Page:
News from Six ColorsThe latest in the world of Apple
Six Colors Writing about Apple and other stuff by Jason Snell, Dan Moren, and others.
The Mac Pro design's G4 ancestry ↦
by Jason Snell on June 18, 2019 at 10:08 am
Stephen Hackett hauled out his G4 Cube to show the similarities and differences between the design of vents on the Mac Pro and the Pro Display XDR and two G4-era models:
While the design from the outside is very similar to the Mac Pro, to my eye, it is not quite the same. The new machines uses hemispherical cuts, while the design on the Cube is created by two overlapping flat components. There are no fancy hemispherical cuts here.
(Podcast) Upgrade #250: Building a Home Screen Together
by Jason Snell on June 17, 2019 at 1:33 pm
After a brief commentary about Twitterrific 6 and the difficult world of App Store pricing, we kick off the The Upgrade Summer of Fun by building the official Upgrade iPhone home screen. 28 apps will be picked! Four will win coveted spaces in the dock! Rules will be invented on the fly! Also, we explain what a draft is.[…]
by Six Colors Sponsor on June 17, 2019 at 12:33 pm
For the last week Six Colors has been sponsored by Sanebox. I use Sanebox every day and want to thank Sanebox for the support.
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See how SaneBox can magically remove distractions from your inbox with a free two-week trial. Sign up and save $25 on any subscription.[…]
Twitterrific 6: My favorite Twitter app just got better
by Jason Snell on June 14, 2019 at 12:14 pm
The Iconfactory’s Twitterrific is my go-to Twitter client and has been for years. Version 6 of the Twitterrific iOS app launched this week, and I’ve been testing it for months now. While Twitterrific’s approach to Twitter is not for everyone—I always hear from the legion of Tweetbot fans every time I write about Twitter apps—it works perfectly with how I use Twitter and I’d be on Twitter a lot less if it ever went away.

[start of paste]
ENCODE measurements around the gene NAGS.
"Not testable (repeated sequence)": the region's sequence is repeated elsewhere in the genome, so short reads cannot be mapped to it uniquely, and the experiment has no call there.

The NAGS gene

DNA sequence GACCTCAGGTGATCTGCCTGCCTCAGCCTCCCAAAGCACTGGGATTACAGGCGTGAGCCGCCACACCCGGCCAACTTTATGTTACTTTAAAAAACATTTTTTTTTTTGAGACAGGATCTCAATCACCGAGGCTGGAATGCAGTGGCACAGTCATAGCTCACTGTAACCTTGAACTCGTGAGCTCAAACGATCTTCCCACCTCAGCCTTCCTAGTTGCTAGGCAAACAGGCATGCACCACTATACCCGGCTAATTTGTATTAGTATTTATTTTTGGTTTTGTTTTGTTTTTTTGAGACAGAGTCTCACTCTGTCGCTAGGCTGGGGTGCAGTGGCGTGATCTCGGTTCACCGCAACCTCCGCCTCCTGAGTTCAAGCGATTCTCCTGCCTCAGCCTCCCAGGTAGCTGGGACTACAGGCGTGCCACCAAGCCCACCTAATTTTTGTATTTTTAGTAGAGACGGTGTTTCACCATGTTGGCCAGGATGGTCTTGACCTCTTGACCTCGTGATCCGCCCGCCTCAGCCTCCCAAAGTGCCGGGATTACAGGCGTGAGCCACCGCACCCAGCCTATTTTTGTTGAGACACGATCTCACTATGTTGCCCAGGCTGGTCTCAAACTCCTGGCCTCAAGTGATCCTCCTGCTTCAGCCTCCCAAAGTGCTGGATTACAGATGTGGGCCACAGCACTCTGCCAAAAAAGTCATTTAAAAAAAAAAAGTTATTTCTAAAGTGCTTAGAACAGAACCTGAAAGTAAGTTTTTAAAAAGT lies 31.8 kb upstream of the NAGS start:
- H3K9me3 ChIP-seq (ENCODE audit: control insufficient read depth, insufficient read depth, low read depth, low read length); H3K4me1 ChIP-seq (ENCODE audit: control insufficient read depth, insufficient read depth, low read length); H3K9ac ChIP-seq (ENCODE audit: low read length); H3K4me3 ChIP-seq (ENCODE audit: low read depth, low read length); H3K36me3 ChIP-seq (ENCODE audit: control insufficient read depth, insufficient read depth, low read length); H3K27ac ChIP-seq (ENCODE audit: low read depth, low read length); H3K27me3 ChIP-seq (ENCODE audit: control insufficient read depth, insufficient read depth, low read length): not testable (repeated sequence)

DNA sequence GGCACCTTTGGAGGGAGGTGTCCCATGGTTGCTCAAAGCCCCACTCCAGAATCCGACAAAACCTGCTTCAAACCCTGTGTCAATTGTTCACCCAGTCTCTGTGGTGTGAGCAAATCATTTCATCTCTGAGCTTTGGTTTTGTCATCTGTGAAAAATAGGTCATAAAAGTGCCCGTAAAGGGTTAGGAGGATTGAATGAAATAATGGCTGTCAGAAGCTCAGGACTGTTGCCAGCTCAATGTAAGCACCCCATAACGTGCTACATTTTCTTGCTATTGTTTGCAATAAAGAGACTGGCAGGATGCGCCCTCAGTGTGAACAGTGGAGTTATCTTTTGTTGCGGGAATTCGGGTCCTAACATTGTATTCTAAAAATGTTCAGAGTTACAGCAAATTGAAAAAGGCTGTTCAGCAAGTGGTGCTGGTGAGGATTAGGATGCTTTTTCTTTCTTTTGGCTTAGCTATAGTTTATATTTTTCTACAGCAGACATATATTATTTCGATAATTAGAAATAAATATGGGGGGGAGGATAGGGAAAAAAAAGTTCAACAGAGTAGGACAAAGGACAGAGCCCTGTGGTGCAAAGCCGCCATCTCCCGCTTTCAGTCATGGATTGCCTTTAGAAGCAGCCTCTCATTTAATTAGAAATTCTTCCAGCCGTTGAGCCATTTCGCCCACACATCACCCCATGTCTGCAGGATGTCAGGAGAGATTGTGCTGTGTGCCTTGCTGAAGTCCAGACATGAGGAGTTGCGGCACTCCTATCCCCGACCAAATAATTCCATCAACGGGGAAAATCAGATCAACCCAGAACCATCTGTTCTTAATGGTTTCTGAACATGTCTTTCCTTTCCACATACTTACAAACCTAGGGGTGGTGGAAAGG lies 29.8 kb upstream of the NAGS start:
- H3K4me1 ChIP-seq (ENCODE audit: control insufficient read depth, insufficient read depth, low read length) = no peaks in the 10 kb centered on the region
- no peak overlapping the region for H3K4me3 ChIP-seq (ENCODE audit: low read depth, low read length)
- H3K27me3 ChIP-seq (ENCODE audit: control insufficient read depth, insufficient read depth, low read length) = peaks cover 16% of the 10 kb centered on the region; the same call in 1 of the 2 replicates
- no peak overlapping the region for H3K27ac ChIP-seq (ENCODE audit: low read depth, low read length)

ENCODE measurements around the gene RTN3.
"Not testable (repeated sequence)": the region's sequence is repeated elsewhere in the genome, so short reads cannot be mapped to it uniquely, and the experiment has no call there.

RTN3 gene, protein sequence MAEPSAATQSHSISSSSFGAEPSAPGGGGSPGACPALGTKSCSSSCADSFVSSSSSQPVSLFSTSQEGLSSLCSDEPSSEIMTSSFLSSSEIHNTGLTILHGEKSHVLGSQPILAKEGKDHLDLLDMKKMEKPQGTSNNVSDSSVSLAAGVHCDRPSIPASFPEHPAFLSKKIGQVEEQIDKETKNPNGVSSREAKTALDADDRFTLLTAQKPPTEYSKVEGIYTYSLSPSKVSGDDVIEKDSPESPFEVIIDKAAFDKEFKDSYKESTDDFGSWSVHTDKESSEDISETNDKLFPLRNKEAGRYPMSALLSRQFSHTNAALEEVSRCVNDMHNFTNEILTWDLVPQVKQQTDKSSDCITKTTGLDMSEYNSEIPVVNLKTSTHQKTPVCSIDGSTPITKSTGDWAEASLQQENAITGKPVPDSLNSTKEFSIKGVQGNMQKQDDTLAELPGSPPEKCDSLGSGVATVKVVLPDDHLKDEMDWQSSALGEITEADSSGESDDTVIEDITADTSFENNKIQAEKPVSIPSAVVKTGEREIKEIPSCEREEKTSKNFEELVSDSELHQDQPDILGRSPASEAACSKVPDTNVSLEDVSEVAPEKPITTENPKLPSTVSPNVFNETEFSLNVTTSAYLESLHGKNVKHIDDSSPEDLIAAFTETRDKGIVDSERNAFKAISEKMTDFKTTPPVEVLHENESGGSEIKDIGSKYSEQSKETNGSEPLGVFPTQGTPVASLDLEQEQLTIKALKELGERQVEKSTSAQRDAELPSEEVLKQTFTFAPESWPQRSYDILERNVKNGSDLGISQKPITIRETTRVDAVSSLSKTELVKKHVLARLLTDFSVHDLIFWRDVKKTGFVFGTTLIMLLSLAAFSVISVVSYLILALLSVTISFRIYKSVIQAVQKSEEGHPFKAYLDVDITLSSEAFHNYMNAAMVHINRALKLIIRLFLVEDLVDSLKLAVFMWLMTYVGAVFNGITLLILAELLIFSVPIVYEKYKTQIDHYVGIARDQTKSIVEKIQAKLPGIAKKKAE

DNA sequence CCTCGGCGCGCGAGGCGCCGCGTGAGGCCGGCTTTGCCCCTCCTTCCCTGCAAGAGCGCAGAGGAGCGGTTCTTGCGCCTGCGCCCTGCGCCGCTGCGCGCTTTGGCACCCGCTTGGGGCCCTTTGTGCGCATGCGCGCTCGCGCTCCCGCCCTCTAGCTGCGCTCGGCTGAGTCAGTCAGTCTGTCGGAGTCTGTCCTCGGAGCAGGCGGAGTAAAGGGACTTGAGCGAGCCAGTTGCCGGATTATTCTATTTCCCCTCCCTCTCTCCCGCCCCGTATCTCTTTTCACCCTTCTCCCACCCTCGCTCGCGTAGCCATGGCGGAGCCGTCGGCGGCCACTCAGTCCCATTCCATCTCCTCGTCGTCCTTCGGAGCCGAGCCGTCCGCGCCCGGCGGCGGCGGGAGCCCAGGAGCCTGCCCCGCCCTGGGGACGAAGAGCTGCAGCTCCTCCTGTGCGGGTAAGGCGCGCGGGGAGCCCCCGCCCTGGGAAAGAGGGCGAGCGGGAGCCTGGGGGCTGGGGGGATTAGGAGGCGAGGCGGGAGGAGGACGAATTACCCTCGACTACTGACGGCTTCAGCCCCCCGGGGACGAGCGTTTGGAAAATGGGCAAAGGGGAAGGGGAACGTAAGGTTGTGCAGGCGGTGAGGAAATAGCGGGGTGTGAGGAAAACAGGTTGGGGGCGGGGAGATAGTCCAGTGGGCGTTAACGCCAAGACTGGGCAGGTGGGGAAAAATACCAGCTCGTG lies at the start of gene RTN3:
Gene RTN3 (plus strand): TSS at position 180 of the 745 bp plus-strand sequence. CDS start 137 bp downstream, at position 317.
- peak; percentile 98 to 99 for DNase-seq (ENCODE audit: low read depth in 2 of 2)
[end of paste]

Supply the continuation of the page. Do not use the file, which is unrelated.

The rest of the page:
The new version adds a bunch of clever features, some of which I use a lot, some of which will appeal to people who are not me. Videos and GIFs can now play (silently) in timelines, a feature that I immediately turned off. In general, Twitterrific displays images and videos better inline, showing them at their native aspect ratios and including both media and quoted tweets together for the first time.
This version adds support for Giphy, the search engine for animated GIFs, which makes Twitterrific a much better meme-propagation tool. I use Giphy a lot in Slack and it’s fun to be able to pluck an appropriate GIF without ever leaving Twitterrific’s composition window.
Twitterrific’s color scheme has also gotten an overhaul. Rather than offering just dark, light, and pure-black themes, Twitterrific now has three different light themes and five dark themes to choose from. Even more impressive is support for theme customization: You can build your own color themes and drop them in a Twitterrific sub-folder in iCloud Drive and they’ll automatically sync and appear in the app. Color themes are plain-text files in Property List (plist) format. Even better, the files are directly compatible with the theme files you can build in the Mac version of Twitterrific 1.
I was able to export my desktop Twitterrific theme, change its name from “Desktop.plist” to “Desktop.twitterrifictheme”, drag it into the Night folder, and then switch to it on my iPad and iPhone, syncing up my color scheme across all my devices. (Turns out my Mac theme looks terrible on iOS—I’ve got some work to do there.)
This new version ships for free with banner ads and occasional interruptions to request that […]
Reading between the lines of Apple's WWDC announcements (Macworld)
by Dan Moren on June 14, 2019 at 5:10 am
There’s only so much information one can digest in a single sitting. Even a week after Apple’s annual Worldwide Developers Conference wrapped up, we’re still sifting through the details of the company’s announcements. And that’s before the deluge of users even installing the public beta.
But beyond just the features that Apple has included (or hasn’t) in the next versions of its software platforms, there’s also a lot to glean from these announcements about the company’s future plans. In some cases they’re obvious; in others, you just need to read between the lines a little bit. As I pored over Apple’s website, I noticed a few things that made me think about what the folks in Cupertino might have in store.